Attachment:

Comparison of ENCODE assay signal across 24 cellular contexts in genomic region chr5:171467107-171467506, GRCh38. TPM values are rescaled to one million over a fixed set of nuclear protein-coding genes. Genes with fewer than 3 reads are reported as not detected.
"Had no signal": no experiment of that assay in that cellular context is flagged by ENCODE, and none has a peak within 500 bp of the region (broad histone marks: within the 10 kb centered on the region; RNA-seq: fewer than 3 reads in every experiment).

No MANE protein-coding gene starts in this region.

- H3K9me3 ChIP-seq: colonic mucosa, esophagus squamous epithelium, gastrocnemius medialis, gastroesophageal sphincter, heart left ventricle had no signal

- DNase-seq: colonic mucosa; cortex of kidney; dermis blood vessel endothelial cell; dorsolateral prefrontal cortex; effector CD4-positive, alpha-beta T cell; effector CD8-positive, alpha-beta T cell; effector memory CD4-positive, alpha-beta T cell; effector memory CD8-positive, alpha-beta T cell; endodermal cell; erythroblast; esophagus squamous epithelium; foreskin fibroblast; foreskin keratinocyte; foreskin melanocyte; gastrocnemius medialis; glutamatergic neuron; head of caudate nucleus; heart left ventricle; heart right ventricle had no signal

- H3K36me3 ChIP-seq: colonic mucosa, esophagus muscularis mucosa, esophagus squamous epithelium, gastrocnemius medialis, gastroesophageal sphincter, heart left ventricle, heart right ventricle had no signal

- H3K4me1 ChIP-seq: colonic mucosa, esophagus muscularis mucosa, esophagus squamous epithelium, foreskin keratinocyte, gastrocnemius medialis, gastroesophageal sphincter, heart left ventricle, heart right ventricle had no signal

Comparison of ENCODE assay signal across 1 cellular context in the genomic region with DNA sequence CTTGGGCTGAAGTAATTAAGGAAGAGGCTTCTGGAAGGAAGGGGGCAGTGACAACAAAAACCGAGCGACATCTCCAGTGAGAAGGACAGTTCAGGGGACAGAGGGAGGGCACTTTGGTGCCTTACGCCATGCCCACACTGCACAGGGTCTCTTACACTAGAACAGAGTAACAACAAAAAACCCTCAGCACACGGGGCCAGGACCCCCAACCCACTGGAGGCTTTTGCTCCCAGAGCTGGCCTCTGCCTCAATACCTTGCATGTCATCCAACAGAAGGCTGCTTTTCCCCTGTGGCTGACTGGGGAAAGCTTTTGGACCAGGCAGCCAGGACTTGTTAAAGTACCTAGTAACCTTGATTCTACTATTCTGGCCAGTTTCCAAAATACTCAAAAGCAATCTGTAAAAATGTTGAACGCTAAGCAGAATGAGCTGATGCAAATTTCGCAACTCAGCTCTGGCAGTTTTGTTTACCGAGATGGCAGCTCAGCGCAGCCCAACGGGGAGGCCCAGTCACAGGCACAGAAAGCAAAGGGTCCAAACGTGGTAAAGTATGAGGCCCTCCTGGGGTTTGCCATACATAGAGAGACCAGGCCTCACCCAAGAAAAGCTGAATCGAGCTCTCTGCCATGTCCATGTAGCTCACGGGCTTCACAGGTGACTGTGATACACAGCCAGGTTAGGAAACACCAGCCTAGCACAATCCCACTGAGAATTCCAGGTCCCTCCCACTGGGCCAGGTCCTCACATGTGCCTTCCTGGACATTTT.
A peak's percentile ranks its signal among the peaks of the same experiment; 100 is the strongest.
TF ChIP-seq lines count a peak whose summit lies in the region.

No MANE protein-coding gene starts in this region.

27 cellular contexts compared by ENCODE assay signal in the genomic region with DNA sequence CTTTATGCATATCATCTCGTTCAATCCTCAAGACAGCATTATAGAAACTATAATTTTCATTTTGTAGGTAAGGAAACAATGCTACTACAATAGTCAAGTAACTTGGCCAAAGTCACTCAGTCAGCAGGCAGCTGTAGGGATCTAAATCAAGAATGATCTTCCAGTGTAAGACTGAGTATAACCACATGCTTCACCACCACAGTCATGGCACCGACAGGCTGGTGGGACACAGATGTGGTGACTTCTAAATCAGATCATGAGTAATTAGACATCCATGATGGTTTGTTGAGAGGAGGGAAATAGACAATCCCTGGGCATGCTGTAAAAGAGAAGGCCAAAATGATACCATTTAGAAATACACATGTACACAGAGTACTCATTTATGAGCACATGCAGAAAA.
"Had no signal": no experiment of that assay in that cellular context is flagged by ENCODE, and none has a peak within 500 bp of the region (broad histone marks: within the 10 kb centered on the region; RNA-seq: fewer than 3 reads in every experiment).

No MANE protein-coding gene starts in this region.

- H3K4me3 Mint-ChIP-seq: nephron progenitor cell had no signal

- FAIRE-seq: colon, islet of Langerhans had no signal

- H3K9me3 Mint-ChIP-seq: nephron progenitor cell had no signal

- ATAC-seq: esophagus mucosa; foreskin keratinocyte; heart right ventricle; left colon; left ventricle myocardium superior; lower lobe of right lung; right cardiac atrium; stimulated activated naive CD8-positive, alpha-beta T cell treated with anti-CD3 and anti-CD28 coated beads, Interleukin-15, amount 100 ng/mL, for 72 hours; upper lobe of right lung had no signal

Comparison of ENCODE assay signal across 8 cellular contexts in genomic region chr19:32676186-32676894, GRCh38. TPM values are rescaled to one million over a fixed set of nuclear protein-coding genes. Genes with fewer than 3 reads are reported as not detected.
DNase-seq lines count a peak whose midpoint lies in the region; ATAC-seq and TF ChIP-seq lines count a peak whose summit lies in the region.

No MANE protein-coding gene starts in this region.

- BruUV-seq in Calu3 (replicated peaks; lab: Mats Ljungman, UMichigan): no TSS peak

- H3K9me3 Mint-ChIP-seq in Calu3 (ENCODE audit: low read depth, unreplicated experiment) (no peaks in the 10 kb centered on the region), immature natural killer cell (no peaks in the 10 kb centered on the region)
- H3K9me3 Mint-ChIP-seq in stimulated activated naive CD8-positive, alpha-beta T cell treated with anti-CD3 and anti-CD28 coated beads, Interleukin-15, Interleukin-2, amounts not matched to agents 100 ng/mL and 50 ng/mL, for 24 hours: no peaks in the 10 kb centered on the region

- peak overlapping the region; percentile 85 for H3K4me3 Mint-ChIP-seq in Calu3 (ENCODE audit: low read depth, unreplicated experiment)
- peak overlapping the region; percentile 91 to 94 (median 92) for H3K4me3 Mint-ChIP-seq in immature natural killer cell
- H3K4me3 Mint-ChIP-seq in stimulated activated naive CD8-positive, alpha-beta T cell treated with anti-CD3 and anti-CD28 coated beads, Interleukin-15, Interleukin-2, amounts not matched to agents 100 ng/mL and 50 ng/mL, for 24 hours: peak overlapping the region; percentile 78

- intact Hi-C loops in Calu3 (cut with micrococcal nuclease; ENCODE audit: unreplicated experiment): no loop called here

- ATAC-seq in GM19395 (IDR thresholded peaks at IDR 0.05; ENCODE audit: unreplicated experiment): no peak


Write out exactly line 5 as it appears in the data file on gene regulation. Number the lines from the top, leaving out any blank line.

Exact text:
- DNase-seq: colonic mucosa; cortex of kidney; dermis blood vessel endothelial cell; dorsolateral prefrontal cortex; effector CD4-positive, alpha-beta T cell; effector CD8-positive, alpha-beta T cell; effector memory CD4-positive, alpha-beta T cell; effector memory CD8-positive, alpha-beta T cell; endodermal cell; erythroblast; esophagus squamous epithelium; foreskin fibroblast; foreskin keratinocyte; foreskin melanocyte; gastrocnemius medialis; glutamatergic neuron; head of caudate nucleus; heart left ventricle; heart right ventricle had no signal